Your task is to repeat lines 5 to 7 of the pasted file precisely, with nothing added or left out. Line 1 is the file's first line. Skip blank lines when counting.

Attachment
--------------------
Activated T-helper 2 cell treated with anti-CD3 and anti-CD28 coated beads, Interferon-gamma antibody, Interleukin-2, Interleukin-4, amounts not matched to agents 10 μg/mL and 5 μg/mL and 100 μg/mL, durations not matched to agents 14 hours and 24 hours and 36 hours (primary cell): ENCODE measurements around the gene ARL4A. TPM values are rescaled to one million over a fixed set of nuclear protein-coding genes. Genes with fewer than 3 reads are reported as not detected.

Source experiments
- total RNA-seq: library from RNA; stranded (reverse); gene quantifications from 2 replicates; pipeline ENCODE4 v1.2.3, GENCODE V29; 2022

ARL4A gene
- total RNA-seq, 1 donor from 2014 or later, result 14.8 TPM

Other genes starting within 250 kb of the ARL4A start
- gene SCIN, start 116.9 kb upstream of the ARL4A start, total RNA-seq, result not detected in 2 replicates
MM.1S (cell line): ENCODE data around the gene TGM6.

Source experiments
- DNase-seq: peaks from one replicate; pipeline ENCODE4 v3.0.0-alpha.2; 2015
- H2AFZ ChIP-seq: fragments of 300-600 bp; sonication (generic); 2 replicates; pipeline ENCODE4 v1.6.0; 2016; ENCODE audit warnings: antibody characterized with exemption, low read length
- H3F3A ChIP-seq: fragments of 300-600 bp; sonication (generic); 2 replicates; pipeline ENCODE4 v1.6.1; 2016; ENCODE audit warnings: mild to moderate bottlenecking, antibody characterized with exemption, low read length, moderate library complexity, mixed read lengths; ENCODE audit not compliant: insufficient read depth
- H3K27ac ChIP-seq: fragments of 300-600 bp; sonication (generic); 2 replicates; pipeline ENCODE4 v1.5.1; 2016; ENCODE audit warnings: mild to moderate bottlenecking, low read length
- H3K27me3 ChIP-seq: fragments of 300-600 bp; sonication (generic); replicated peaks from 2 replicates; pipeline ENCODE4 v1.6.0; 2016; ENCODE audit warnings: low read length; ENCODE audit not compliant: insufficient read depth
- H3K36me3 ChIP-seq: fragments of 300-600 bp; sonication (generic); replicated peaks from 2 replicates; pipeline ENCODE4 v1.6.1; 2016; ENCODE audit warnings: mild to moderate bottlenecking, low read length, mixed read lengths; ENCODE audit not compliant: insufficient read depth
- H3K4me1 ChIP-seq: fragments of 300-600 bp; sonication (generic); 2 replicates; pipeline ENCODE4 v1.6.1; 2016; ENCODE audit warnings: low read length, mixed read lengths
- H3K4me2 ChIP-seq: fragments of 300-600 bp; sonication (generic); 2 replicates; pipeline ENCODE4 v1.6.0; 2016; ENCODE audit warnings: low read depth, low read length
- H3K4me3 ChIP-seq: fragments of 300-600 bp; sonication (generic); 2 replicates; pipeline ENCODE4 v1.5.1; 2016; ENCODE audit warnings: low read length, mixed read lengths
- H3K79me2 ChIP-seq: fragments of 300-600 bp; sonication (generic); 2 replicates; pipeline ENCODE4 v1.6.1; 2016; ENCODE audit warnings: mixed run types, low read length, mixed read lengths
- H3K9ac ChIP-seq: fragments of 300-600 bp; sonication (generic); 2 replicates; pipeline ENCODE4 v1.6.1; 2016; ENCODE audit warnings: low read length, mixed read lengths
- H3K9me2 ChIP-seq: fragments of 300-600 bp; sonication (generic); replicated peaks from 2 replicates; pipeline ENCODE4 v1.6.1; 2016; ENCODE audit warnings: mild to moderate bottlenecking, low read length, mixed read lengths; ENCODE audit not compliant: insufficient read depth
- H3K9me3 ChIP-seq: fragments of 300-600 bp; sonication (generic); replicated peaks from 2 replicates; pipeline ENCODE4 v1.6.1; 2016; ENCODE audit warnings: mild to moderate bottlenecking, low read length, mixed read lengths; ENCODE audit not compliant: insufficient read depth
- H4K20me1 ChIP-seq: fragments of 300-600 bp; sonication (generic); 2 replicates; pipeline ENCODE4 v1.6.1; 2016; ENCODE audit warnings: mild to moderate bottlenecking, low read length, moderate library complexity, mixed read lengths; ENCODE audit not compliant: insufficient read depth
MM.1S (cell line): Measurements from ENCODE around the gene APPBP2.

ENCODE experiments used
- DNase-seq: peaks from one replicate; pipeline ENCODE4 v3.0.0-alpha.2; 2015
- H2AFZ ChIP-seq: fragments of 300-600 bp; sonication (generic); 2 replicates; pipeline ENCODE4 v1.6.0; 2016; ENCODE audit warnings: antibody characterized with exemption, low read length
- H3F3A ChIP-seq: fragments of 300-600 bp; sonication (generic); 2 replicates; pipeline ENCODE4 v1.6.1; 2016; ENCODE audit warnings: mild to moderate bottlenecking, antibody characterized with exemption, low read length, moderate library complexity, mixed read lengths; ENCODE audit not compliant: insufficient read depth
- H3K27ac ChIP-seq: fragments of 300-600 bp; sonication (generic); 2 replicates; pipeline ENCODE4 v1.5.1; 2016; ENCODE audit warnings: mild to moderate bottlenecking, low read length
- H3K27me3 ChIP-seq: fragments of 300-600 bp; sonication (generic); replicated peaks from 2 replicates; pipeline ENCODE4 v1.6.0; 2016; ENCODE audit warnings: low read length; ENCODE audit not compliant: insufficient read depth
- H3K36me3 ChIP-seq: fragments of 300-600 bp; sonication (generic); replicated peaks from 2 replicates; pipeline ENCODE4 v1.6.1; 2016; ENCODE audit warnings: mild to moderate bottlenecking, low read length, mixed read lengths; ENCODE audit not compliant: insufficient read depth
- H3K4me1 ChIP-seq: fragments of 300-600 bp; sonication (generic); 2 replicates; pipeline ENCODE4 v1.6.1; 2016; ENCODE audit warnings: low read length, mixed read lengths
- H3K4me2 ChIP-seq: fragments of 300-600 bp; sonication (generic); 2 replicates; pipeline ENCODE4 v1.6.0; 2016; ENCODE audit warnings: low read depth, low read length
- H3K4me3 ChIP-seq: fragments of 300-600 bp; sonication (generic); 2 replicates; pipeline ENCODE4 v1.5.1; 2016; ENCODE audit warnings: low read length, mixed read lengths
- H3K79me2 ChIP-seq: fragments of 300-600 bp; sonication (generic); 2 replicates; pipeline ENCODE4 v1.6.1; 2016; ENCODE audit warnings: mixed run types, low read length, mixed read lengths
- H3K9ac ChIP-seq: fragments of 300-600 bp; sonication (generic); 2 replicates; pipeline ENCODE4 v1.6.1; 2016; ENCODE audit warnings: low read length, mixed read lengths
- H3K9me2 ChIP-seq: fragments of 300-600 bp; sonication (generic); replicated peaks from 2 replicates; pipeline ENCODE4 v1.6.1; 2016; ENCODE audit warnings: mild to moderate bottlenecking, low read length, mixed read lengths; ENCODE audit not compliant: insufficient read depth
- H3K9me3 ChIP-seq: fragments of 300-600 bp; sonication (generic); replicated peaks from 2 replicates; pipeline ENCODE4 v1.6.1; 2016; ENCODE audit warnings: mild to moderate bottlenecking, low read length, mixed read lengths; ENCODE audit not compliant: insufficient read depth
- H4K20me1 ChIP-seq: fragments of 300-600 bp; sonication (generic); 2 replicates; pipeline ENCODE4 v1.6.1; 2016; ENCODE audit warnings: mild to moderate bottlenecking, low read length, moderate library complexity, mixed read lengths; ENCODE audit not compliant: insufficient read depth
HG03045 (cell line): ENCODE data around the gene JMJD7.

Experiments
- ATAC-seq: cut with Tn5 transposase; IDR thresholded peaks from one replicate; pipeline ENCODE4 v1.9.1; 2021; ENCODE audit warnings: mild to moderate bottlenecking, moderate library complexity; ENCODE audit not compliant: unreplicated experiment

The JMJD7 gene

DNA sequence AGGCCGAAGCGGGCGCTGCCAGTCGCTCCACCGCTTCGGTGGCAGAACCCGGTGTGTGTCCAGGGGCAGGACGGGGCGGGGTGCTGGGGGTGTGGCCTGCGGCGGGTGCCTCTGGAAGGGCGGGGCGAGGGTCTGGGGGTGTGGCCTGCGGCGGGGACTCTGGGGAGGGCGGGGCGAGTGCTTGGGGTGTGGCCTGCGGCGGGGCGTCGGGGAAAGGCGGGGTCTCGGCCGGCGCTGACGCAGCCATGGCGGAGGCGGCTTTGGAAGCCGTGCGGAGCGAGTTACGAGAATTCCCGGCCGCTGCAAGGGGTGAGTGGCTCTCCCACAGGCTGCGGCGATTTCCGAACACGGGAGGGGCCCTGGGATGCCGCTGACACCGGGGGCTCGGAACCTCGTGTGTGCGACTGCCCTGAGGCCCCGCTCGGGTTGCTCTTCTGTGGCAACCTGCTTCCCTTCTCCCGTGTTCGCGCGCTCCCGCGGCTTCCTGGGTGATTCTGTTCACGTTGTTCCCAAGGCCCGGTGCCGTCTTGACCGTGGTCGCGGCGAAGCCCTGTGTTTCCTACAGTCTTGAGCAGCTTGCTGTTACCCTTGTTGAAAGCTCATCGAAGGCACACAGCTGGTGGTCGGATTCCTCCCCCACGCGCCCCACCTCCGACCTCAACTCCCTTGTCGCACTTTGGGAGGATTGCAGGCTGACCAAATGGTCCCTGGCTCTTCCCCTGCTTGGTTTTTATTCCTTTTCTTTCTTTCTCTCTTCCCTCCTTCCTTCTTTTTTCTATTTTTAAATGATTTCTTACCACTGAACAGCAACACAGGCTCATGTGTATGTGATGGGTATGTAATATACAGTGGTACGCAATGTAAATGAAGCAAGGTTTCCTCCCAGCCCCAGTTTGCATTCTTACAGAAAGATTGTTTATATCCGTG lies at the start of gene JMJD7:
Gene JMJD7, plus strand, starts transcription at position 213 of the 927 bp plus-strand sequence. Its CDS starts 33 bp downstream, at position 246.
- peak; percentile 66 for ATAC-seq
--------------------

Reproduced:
- total RNA-seq, 1 donor from 2014 or later, result 14.8 TPM

Other genes starting within 250 kb of the ARL4A start
- gene SCIN, start 116.9 kb upstream of the ARL4A start, total RNA-seq, result not detected in 2 replicates